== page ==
SC man who bragged about role in Capitol Riot, stole police body armor to receive bond hearing

South Carolina News

WASHINGTON, D.C. (WCBD) – William Robert Norwood III of Greer, S.C. was indicted on seven counts by a federal grand jury for his role in the January 6 violent insurrection at the United States Capitol. He was deemed a danger to the community by a South Carolina Magistrate Judge and ordered detained pending trial. On April 14, Norwood’s attorneys filed a motion for bond, and a Washington, D.C. court has agreed to hold a bond hearing.

News 2 has obtained the court records, including transcripts of proceedings, and will break down the elements as they have unfolded thus far.

January 6 indictment:

FBI agents were alerted of Norwood’s participation in the January 6 Capitol Riots after he sent provocative text messages to family members bragging about his actions.

He said that he “got away with things that others were shot or arrested for,” “fought four cops,” and stole “a nice helmet and body armor off a cop.”

Norwood posted a photo of himself near the Capitol that day, and surveillance photos from inside the Capitol showed a man matching his description.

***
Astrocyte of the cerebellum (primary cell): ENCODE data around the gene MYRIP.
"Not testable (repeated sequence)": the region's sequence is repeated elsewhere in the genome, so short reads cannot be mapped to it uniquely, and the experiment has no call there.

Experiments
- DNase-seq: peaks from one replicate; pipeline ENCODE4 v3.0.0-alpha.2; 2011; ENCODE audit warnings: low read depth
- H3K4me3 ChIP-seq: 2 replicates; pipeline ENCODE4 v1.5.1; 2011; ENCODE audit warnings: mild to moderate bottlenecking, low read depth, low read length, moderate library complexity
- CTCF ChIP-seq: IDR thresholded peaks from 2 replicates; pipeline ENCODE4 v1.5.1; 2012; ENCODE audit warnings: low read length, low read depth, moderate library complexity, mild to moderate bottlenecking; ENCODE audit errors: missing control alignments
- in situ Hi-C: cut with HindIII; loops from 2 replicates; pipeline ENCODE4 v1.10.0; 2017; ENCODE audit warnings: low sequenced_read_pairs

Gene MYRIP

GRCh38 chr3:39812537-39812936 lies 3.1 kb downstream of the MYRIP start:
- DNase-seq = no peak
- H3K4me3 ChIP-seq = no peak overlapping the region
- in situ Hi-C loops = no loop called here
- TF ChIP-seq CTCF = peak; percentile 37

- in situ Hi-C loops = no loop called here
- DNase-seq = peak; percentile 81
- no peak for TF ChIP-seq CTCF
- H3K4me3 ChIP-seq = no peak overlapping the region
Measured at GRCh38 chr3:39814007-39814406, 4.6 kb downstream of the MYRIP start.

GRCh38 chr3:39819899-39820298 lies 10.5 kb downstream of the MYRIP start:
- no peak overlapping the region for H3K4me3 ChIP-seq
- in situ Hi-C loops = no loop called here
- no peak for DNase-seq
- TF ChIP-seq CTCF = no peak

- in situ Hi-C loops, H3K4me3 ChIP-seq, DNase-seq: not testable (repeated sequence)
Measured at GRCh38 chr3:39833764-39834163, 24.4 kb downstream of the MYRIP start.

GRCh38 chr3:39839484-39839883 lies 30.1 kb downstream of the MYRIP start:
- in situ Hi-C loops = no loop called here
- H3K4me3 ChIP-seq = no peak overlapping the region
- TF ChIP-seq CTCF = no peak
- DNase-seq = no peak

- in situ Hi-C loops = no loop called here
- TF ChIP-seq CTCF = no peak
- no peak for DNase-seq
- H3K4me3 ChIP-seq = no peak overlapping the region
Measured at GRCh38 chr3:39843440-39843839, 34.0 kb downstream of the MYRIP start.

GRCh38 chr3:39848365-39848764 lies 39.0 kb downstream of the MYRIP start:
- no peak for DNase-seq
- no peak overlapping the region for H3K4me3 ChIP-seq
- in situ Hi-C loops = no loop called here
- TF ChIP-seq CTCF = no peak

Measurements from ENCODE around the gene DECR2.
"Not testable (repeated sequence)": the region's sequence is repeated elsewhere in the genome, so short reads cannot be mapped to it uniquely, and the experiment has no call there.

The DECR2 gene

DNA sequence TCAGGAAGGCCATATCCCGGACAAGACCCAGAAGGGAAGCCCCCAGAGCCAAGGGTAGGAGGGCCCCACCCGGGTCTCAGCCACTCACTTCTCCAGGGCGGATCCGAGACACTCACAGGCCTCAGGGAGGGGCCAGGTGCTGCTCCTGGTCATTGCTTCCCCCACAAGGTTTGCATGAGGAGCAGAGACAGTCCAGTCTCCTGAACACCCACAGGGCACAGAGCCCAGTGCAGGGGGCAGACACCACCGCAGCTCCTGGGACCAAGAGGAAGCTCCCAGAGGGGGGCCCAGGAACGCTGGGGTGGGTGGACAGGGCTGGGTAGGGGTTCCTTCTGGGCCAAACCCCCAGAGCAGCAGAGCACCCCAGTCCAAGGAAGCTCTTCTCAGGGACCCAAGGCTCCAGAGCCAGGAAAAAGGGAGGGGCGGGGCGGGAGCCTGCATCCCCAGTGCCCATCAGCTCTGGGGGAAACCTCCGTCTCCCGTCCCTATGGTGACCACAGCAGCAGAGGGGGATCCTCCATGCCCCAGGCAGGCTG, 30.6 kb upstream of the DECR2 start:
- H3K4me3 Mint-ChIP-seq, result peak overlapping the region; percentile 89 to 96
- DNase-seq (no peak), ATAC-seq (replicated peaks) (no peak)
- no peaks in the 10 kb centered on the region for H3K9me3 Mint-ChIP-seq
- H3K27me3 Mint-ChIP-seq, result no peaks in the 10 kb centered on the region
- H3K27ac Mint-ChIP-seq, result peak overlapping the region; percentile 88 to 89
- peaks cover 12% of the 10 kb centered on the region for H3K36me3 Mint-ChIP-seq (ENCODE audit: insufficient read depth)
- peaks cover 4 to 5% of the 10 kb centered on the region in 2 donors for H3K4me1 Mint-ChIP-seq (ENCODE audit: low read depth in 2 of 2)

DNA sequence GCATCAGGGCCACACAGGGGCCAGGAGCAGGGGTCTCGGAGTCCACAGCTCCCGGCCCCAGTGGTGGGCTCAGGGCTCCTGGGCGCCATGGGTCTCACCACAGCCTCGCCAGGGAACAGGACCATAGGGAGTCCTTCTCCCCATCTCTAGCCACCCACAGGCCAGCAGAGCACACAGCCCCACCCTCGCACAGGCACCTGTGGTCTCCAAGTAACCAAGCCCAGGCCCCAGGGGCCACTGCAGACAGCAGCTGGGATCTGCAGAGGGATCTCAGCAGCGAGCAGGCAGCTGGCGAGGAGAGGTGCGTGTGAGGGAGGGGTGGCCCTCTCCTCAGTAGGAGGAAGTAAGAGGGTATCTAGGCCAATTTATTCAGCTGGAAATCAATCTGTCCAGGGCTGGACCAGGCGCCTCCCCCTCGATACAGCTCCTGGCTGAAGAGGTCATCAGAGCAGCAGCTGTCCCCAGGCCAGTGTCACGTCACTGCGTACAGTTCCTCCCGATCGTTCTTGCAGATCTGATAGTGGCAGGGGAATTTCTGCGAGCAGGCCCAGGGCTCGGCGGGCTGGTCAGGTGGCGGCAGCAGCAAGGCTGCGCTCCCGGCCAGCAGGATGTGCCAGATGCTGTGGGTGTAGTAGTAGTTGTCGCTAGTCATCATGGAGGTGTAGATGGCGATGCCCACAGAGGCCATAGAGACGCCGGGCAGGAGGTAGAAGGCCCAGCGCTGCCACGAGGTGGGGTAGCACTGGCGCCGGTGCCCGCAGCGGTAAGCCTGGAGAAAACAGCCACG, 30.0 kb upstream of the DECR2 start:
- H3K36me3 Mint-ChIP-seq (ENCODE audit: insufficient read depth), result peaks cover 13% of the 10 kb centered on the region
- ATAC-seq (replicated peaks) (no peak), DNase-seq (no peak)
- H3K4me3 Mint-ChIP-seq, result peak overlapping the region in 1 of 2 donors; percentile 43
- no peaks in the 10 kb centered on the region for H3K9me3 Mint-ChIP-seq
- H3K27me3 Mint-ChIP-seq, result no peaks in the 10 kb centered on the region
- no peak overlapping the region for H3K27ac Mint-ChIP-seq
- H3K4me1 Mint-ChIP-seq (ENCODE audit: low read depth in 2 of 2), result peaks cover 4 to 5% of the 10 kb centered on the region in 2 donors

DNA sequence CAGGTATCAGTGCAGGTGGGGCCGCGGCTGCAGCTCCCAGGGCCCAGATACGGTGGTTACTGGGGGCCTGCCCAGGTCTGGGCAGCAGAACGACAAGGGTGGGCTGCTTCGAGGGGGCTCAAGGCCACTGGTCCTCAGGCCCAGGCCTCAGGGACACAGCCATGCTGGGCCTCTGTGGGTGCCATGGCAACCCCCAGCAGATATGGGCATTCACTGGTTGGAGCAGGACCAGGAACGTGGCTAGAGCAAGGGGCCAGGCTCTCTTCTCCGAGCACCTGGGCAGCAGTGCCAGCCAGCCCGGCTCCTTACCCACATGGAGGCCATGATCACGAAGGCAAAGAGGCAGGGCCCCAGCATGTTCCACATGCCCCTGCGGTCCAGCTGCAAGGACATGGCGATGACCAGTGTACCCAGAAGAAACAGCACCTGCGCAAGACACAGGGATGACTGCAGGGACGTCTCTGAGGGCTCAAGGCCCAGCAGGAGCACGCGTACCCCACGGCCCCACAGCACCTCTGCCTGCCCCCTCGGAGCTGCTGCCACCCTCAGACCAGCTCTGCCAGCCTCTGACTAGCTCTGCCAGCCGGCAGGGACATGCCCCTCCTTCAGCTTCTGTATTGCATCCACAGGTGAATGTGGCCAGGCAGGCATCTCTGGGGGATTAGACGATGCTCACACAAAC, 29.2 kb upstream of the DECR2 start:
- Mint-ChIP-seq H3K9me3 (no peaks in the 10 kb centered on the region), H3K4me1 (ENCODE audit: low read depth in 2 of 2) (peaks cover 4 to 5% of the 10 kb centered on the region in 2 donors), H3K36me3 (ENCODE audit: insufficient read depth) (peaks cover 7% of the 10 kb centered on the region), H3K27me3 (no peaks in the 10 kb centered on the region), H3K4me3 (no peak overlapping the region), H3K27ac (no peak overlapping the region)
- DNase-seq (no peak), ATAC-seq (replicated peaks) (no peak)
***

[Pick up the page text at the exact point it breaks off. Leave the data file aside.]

FBI agents were also able to place Norwood inside the Capitol based on cell phone records and data.

Prior to Norwood’s arrest, he suspected the FBI may be surveilling him and “engaged in what the Magistrate Judge in the District of South Carolina described as ‘evasive’ conduct.” He parked nearly a quarter mile away from his house and walked home, turned off all the lights, watched outside his window, then snuck out the back and left in a different car.

When the FBI was finally able to interrogate Norwood, he lied. Court documents recount that “during a non-custodial voluntary interview on January 22, 2021, [Norwood] told FBI agents that he left the stolen USCP body armor vest and helmet inside a hotel room before leaving Washington, D.C.
However, upon searching defendant’s box trailer on February 26, 2021, the FBI recovered the
stolen USCP body armor vest and helmet.”

He was ultimately indicted by a federal grand jury on the following counts:

  • Obstruction of an Official Proceeding (felony)
  • Theft of Government Property (felony)
  • Knowingly Entering and Remaining in a Restricted Building or Grounds
  • Violent Entry and Disorderly Conduct on Capitol Grounds (3)
  • Entering and Remaining in Certain Rooms in the Capitol Building – the office of House Speaker Nancy Pelosi

Taking into consideration the facts of the case, The District of South Carolina recommended Norwood be detained pending trial “based on the serious risk that [Norwood] would flee and the serious risk that [Norwood] would obstruct or attempt to obstruct justice.”

Four key factors:

On April 14, a motion was filed by Norwood asking the court to reconsider his detention and release him on personal recognizance.

The defense case relies heavily on the Bail Reform Act, which “requires the courts to release defendants pending trial on personal recognizance or on an unsecured appearance bond unless the government has presented clear and convincing evidence that there are no conditions that will ‘reasonably’ assure the appearance of the person as required or… the safety of any other person or the community.”